# Wrong Solution Of Some Differential Equations

Started by
acid111
, Apr 22 2007 07:29 PM

5 replies to this topic

### #1

Posted 22 April 2007 - 07:29 PM

Hi, i'm german and i hope you can understand all what i'm going to write

ok, i tried to check a solution, that i calculated by hand, with the classpad

but the classpad showed me an other solution as i calculated.

But i know that my solution is the right one

here is the differential equation:

y'' + 2y' - 8y = 3e^(2x)

the right solution is: y= C1*e^(2x) + C2*e^(-4x) + 0,5x * e^(2x)

but the classpad shows: y= C1*e^(2x) + C2*e^(-4x) + 0,5x * e^(2x) - 1/12 * e^(2x)

why does the classpad calculate a wrong solution ?

Can you try to calculate this equation with your classpad, maybe its only my classpad

shall i better send this problem to casio ?

thx

ok, i tried to check a solution, that i calculated by hand, with the classpad

but the classpad showed me an other solution as i calculated.

But i know that my solution is the right one

here is the differential equation:

y'' + 2y' - 8y = 3e^(2x)

the right solution is: y= C1*e^(2x) + C2*e^(-4x) + 0,5x * e^(2x)

but the classpad shows: y= C1*e^(2x) + C2*e^(-4x) + 0,5x * e^(2x) - 1/12 * e^(2x)

why does the classpad calculate a wrong solution ?

Can you try to calculate this equation with your classpad, maybe its only my classpad

shall i better send this problem to casio ?

thx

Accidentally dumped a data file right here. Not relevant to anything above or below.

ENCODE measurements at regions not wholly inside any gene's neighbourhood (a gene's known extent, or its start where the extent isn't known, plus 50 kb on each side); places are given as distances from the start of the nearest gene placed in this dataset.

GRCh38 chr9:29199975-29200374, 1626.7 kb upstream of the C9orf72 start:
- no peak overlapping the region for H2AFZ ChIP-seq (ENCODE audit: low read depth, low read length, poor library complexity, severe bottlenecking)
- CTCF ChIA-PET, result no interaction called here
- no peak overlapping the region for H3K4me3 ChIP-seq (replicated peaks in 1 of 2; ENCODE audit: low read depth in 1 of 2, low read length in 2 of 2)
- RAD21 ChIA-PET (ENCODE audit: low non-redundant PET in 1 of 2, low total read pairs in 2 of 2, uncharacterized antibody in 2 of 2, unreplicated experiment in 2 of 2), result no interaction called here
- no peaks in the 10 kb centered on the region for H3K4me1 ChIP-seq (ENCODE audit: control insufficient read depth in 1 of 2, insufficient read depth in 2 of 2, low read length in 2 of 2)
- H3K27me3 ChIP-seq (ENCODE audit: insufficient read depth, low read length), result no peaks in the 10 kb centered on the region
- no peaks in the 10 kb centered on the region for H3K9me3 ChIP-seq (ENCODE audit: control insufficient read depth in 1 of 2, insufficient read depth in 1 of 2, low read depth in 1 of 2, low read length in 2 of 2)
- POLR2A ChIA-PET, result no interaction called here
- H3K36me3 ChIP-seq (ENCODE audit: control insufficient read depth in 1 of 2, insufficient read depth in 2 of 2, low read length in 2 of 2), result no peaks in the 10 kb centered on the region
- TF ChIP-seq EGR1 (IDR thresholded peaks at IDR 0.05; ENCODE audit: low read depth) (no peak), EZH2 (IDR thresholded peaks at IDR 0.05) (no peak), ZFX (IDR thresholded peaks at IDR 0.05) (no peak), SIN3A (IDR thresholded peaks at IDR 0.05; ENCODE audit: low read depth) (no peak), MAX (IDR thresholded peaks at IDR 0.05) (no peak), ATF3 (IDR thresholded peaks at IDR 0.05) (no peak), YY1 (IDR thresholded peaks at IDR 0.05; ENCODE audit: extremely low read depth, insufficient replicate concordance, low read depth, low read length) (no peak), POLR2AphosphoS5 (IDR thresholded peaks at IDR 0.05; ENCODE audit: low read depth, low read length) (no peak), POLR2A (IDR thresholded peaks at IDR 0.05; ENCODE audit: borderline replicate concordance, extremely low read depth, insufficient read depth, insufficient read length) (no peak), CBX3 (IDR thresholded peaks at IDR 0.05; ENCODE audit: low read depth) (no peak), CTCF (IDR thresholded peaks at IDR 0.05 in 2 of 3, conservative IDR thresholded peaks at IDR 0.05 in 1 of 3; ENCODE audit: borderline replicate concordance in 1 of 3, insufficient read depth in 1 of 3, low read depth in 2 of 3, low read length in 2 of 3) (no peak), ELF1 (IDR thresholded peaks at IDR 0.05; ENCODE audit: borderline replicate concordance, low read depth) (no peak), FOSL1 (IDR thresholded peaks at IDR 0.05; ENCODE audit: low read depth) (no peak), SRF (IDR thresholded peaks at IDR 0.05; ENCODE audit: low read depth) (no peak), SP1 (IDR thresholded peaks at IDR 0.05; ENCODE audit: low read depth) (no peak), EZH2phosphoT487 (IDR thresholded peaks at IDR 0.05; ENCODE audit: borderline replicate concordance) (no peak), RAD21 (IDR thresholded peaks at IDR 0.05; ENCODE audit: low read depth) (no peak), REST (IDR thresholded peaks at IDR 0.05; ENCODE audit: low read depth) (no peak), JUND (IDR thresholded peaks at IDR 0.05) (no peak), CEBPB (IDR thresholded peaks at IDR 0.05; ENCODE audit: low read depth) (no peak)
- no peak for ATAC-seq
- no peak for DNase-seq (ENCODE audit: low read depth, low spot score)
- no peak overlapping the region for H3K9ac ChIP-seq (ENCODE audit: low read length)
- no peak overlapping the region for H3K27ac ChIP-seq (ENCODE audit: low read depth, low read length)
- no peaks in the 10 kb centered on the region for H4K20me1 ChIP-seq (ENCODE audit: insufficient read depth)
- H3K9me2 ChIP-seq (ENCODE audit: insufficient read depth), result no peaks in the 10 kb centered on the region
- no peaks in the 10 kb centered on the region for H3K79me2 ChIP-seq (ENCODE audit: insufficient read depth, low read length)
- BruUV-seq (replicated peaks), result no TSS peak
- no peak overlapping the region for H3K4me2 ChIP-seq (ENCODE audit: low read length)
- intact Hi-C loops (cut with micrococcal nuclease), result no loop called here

### #2

Posted 23 April 2007 - 11:01 AM

Hello, and welcome to this forumhere is the differential equation: y'' + 2y' - 8y = 3e^(2x)

the right solution is: y= C1*e^(2x) + C2*e^(-4x) + 0,5x * e^(2x)

but the classpad shows: y= C1*e^(2x) + C2*e^(-4x) + 0,5x * e^(2x) - 1/12 * e^(2x)

why does the classpad calculate a wrong solution ?

The solution you get is

*not*wrong; in fact, it is equivalent to your "by hand" solution:

C1*e^(2x) + C2*e^(-4x) + 0,5x*e^(2x) - 1/12*e^(2x) = (C1-1/12)*e^(2x)+C2*e^(-4x)+0.5xe^(2x)

Now, since C1 is an arbitrary constant, C1-1/12 is also arbitrary, so these two solutions are equivalent. ClassPad returns a slightly different solution probably due to the way it uses to solve the differential equation. I admit that the solution obtained "by hand" is more compact, but ClassPad's solution is correct as well. Btw, Mathematica's solution is identical to ClassPad's solution.

### #3

Posted 23 April 2007 - 03:05 PM

yes, you are right !

i haven's seen it, hmm ...

ok, now i think that i can trust the solutions of the classpad...

thank you !

i haven's seen it, hmm ...

ok, now i think that i can trust the solutions of the classpad...

thank you !

### #4

Posted 23 April 2007 - 05:14 PM

I managed to solve the equation via Laplace transform on the OS 3, and i got the same result. then i guess that the calc uses laplace transforms to solve linear ODE's

### #5

Posted 24 April 2007 - 06:49 AM

Hmmm, not necessarily. The differential equation is linear to the dependent variable y, so it may use other methods to solve it analytically. Anyway, Laplace transforms can be used as well.i guess that the calc uses laplace transforms to solve linear ODE's

### #6 Guest_Logicman112_*

Posted 23 February 2011 - 06:05 AM

If we have a linear system with the following differential equation:

d2y/dt2+7*dy/dt+12*y=dx/dt+5*x

So H(s) = (s+5)/((s+4)*(s+3)) = -1/(s+4)+2/(s+3)--> h(t) = (-e^(-4*t)+2*e^(-3*t))*u(t)

(Please calculate the unit impulse response by Laplace transform and verify the result by yourself)

Why this answer does not satisfy the differential equation?

The right answer is:

h(t) = (-2*e^(-4*t)+3*e^(-3*t))*u(t)

d2y/dt2+7*dy/dt+12*y=dx/dt+5*x

So H(s) = (s+5)/((s+4)*(s+3)) = -1/(s+4)+2/(s+3)--> h(t) = (-e^(-4*t)+2*e^(-3*t))*u(t)

(Please calculate the unit impulse response by Laplace transform and verify the result by yourself)

Why this answer does not satisfy the differential equation?

The right answer is:

h(t) = (-2*e^(-4*t)+3*e^(-3*t))*u(t)

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